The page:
After ideating a few different ideas using 'paper' prototypes in InVision Freehand, we settled on making the main user flow a scrolling, museum-like experience to promote interactivity and to engage the user and keep them on the page. I then created wireframes to better visualize what this experience would look like.
We opted for a scrolling experience to put the user in control.
Every screen is light on text so they're easier to digest.
Videos serving as a relatable way to convey tough points.
Prototyping & Testing
Testing with our prototype showed that users were impressed, but often got bored or confused.
I prototyped in Adobe XD, using microinteractions to capture the dynamic feel we wanted.
We tested the prototype on 5 users, with the goal of testing usability vis-à-vis how people navigated through each screen and reacted to the copy. The results showed…
‣ 40% of users were able to read more info about a period in our timeline
‣ 100% of users were able to select their neighborhood
‣ 60% of users were able to find a specific event
‣ 100% of users were able to find an organization
‣ 100% of users were able to find a case study
These data points, as well as observing the users’ frequent confusion or occasional boredom as they scrolled, helped us decide our next steps before the final iteration.
Reduce density of the history section, make it skippable
Don’t rely on the happy path, cut down overall runtime
Clarify navigation overall, use copy as breadcrumbs
Ensure everything that seems clickable is clickable
Simplify the “Choose Neighborhood” flow
We worked fast to implement changes and create a visually designed prototype.
We were hoping to do one more round of testing before we created mockups, but due to time constraints had to settle for baking our iterations into the final mockups. Initially going for a MUNI-inspired color palette, I chose a dark and minimal color palette to emphasize the “museum” feel and keep focus on the copy.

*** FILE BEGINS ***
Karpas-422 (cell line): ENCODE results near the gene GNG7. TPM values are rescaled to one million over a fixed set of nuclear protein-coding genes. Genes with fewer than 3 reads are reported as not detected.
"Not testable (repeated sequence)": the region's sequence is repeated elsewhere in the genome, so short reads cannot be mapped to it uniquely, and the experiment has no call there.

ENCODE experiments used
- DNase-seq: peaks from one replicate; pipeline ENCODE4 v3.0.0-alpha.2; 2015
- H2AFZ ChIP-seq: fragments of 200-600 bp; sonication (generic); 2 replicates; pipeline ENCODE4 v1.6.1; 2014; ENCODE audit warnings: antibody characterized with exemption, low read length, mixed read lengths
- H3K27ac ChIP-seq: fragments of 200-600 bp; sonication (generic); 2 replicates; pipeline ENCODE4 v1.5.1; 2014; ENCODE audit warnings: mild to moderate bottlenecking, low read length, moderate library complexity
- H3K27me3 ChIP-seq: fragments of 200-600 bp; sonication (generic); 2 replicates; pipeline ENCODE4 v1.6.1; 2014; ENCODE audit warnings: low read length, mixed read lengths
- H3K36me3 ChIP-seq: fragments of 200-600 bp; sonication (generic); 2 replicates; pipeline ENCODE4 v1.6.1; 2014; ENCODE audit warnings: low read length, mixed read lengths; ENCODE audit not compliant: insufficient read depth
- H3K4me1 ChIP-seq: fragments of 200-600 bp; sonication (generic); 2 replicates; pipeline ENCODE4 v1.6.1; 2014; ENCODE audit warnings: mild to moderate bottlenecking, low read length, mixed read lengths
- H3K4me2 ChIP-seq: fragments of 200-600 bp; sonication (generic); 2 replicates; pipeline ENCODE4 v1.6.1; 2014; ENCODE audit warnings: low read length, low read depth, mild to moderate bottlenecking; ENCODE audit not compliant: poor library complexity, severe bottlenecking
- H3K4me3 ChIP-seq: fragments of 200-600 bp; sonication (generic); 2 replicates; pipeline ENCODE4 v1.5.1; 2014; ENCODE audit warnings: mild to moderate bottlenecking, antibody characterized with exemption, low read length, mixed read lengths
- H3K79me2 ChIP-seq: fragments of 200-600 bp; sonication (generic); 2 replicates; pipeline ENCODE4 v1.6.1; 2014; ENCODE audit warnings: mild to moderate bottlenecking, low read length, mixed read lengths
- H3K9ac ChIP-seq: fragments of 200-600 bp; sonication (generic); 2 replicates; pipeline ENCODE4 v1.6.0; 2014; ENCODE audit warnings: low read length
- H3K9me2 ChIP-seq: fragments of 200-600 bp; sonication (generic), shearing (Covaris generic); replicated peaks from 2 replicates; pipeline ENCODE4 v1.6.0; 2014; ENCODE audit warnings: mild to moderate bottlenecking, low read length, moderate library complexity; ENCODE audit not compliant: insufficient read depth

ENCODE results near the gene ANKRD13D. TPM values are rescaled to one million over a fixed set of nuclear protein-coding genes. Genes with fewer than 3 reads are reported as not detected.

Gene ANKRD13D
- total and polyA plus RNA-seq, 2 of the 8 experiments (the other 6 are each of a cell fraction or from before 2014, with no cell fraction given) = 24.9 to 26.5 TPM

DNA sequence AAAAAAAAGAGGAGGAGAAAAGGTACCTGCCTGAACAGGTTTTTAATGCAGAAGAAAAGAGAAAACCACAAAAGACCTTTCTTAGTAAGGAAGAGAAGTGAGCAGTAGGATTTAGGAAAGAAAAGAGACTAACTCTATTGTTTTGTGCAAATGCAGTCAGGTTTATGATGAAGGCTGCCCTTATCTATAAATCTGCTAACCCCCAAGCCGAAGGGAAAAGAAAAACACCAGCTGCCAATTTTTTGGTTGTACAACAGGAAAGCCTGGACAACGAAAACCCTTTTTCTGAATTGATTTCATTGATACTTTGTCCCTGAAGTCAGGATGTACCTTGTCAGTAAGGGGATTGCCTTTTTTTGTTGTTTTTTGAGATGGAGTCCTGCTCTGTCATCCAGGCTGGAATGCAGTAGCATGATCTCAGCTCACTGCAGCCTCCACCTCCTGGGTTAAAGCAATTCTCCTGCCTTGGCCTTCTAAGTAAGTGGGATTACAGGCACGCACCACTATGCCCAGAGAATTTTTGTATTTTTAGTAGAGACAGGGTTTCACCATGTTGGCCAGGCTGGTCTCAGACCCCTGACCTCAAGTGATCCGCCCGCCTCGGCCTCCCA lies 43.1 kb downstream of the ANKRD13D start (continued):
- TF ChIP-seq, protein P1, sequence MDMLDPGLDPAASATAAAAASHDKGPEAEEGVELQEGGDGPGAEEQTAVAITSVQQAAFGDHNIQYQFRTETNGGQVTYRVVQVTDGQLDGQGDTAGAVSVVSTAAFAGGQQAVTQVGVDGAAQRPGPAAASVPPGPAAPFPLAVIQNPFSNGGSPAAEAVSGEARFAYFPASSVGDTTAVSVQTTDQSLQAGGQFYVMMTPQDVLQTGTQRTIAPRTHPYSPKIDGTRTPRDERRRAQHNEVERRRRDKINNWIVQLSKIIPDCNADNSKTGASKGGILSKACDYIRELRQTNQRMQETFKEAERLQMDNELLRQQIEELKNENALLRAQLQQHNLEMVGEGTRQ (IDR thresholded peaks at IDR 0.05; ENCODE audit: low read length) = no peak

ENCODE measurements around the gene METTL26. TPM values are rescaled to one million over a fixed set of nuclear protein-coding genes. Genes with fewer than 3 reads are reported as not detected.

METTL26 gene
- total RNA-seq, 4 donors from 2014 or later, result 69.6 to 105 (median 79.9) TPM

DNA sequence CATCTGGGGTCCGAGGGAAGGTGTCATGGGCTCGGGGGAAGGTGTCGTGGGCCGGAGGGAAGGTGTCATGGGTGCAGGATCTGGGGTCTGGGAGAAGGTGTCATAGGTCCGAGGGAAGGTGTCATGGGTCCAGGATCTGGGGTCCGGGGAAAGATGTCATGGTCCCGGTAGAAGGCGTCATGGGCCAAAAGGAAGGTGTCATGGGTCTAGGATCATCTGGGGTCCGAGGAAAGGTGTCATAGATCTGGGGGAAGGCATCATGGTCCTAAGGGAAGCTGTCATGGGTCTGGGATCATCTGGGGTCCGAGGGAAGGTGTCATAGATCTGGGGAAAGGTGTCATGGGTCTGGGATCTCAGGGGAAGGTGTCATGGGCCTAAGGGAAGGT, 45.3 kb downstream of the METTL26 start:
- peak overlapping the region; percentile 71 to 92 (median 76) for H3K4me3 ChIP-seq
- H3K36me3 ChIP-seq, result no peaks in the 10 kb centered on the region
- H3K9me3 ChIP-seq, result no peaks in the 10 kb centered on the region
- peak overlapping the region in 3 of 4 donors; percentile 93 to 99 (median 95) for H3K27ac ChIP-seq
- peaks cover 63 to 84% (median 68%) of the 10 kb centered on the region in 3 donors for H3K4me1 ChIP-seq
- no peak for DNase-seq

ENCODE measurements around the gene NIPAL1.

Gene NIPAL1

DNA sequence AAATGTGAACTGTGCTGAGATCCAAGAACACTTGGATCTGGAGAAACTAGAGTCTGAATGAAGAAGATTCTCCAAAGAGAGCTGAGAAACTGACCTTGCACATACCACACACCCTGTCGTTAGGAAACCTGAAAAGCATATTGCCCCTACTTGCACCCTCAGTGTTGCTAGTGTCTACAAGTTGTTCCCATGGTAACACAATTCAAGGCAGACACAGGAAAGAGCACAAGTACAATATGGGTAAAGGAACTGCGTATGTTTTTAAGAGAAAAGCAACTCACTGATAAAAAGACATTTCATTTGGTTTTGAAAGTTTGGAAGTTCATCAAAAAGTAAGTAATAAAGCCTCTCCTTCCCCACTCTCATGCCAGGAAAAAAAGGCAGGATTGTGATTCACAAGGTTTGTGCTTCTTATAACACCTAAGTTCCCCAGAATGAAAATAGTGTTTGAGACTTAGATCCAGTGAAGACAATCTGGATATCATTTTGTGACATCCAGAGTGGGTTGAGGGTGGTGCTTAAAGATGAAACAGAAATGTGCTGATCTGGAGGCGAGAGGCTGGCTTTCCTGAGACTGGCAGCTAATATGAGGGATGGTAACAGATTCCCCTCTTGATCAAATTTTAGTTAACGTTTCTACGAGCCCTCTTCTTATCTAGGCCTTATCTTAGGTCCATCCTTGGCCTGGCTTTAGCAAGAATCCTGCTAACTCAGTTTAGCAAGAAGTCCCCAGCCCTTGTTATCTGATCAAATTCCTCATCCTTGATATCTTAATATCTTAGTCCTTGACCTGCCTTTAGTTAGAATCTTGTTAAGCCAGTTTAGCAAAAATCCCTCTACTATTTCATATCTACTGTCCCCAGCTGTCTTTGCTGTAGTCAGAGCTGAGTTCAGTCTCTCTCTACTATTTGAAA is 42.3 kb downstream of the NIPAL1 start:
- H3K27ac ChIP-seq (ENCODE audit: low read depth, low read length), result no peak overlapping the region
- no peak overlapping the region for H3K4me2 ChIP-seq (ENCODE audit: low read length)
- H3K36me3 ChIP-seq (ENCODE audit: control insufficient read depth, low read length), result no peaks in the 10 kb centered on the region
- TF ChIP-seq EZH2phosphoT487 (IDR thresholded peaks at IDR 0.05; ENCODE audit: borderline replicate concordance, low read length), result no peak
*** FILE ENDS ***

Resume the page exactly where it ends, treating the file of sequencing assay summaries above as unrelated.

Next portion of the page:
Quick and dirty color palette iterations.
We lost a lot of users here, so inserted a button to "Skip the history."
The pink and white against the black draw attention to the copy/content.
Clear and simple literal calls to action.
Leading to a hyperlocal flow about a users' actual neighborhood.
Nothing was going to come easy, so after false starts with different prototyping tools, I decided to use Wix to create a live prototype that would simulate our end product as best as possible. You can view it here:
If this were a platform we were to continue to explore, it would definitely be a non-profit entity, so there would be no 'business' metrics to measure success. However, ideally we would be monitoring analytics like bounce rates, clickthrough on CTAs, and how users were finding the site to determine what was working and what wasn't.
Thus far with the prototype, 73 out of 74 visits of have been from desktop, which validated our push to design for desktop first. And even though the newsletter on the site isn't built, we've still had 36 signups, which has been encouraging.
Think big, but work small. 🙇🏻♂️
In hindsight, I can see this was a massive undertaking - both tackling gentrification and creating the designs. I’m proud of what we did, but in the future, I will ensure that tough conversations are had about realistic scope & feasibility before pen is even put to paper.
Be willling and ready to adapt. 🧐
I often let biases, asssumptions, and ambition get in the way of smart and achievable design decisions. Things aren’t always going to go plan, and I have to be ready to make a left turn if the constraints, context, or mistakes require a course correction.
Optimize user interview scripts. 📋
(if interviews are possible)
A lot of the groundwork for us having to re-do work is that our interview script was not focused, and we didn’t clearly define what we wanted to find out. I learned a lot about how to create scripts and conduct interviews, which I have since been able to put to use.
With more time, I would have done...
...so many more things. Additional research, testing, fact checking, collaboration with more organizations, and building the site out to be fully responsive. Along the way, we were constantly asked when the site would be live, and since we have the domain, this is definitely something I’d love to revisit. Gentrification isn’t going away, and we need to “bridge the bay” (sorry) if we want to keep our community Golden.